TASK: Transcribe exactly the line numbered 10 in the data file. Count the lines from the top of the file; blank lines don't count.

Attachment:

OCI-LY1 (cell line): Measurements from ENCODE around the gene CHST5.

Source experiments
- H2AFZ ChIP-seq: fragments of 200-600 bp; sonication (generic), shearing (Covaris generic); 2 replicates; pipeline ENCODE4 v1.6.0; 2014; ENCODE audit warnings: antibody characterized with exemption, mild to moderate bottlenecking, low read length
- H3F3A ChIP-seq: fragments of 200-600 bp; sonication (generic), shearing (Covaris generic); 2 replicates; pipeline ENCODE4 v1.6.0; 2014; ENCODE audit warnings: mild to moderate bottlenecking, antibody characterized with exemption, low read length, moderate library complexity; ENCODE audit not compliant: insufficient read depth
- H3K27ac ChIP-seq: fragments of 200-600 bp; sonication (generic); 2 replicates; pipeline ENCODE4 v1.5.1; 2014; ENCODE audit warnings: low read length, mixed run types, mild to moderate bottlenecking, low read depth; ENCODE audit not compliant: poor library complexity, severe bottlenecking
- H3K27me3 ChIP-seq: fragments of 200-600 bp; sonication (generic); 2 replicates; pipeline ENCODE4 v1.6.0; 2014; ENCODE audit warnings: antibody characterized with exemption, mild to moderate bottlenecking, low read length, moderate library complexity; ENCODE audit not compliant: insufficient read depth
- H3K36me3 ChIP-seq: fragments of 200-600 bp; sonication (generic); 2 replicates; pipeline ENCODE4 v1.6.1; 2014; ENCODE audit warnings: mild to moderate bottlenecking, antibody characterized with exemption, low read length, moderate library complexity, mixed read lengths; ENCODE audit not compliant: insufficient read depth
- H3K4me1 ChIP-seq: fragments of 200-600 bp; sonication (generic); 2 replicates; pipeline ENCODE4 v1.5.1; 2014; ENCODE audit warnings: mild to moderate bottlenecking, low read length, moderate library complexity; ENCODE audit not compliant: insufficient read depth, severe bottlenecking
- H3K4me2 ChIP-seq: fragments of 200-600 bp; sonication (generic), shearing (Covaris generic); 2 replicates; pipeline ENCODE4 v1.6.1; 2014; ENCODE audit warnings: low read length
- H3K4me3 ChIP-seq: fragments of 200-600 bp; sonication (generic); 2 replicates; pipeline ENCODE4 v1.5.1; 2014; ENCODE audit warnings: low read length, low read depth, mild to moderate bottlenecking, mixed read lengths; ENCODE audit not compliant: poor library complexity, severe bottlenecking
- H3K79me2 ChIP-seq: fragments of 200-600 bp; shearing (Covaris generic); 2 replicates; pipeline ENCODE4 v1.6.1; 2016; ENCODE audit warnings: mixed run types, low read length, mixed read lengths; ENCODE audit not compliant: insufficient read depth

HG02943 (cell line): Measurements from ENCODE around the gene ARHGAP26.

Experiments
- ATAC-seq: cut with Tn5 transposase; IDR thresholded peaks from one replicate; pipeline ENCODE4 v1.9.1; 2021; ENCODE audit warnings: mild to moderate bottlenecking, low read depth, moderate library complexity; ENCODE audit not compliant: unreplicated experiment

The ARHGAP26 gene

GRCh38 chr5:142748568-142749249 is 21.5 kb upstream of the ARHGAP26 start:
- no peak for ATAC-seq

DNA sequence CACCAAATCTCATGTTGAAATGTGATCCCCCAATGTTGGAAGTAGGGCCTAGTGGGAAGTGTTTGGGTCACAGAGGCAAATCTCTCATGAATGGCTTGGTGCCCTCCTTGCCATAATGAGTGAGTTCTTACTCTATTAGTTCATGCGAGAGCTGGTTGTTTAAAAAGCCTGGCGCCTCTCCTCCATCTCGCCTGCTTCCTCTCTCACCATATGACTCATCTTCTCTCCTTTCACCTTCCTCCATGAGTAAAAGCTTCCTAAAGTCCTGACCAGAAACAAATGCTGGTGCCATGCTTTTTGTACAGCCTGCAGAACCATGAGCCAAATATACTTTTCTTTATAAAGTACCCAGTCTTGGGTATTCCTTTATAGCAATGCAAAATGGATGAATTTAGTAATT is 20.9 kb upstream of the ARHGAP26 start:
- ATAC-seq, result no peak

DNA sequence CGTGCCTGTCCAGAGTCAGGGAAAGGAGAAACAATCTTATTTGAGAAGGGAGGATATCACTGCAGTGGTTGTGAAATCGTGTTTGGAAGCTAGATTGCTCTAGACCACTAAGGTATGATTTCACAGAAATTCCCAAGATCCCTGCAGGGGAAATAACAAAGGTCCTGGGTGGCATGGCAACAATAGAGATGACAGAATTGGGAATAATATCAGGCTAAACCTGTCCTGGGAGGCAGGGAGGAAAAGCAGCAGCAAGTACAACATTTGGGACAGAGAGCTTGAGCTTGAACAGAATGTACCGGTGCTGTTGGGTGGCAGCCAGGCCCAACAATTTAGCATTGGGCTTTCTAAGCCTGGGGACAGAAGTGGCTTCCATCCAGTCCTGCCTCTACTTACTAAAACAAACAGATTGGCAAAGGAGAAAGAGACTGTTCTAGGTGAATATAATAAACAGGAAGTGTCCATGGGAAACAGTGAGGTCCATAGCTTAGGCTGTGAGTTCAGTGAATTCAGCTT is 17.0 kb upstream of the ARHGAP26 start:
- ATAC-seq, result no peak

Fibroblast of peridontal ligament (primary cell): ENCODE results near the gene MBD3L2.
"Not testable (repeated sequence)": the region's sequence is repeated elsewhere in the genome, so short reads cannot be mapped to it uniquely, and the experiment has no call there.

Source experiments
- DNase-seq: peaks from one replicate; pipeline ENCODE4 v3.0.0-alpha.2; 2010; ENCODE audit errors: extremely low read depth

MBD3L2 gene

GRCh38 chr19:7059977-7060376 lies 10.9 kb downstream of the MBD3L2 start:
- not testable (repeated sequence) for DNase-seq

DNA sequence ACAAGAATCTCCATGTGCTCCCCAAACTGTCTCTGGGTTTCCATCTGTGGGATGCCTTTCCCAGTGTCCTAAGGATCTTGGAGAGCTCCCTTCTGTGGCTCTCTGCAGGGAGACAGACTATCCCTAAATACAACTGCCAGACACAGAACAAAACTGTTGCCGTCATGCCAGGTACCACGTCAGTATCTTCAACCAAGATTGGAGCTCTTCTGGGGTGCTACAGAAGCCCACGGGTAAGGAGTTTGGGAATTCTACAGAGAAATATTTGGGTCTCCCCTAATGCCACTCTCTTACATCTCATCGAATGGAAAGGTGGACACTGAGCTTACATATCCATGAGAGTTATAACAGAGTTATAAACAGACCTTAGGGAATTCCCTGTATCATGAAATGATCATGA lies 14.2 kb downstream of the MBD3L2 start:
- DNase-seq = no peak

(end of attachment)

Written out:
- H3K4me3 ChIP-seq: fragments of 200-600 bp; sonication (generic); 2 replicates; pipeline ENCODE4 v1.5.1; 2014; ENCODE audit warnings: low read length, low read depth, mild to moderate bottlenecking, mixed read lengths; ENCODE audit not compliant: poor library complexity, severe bottlenecking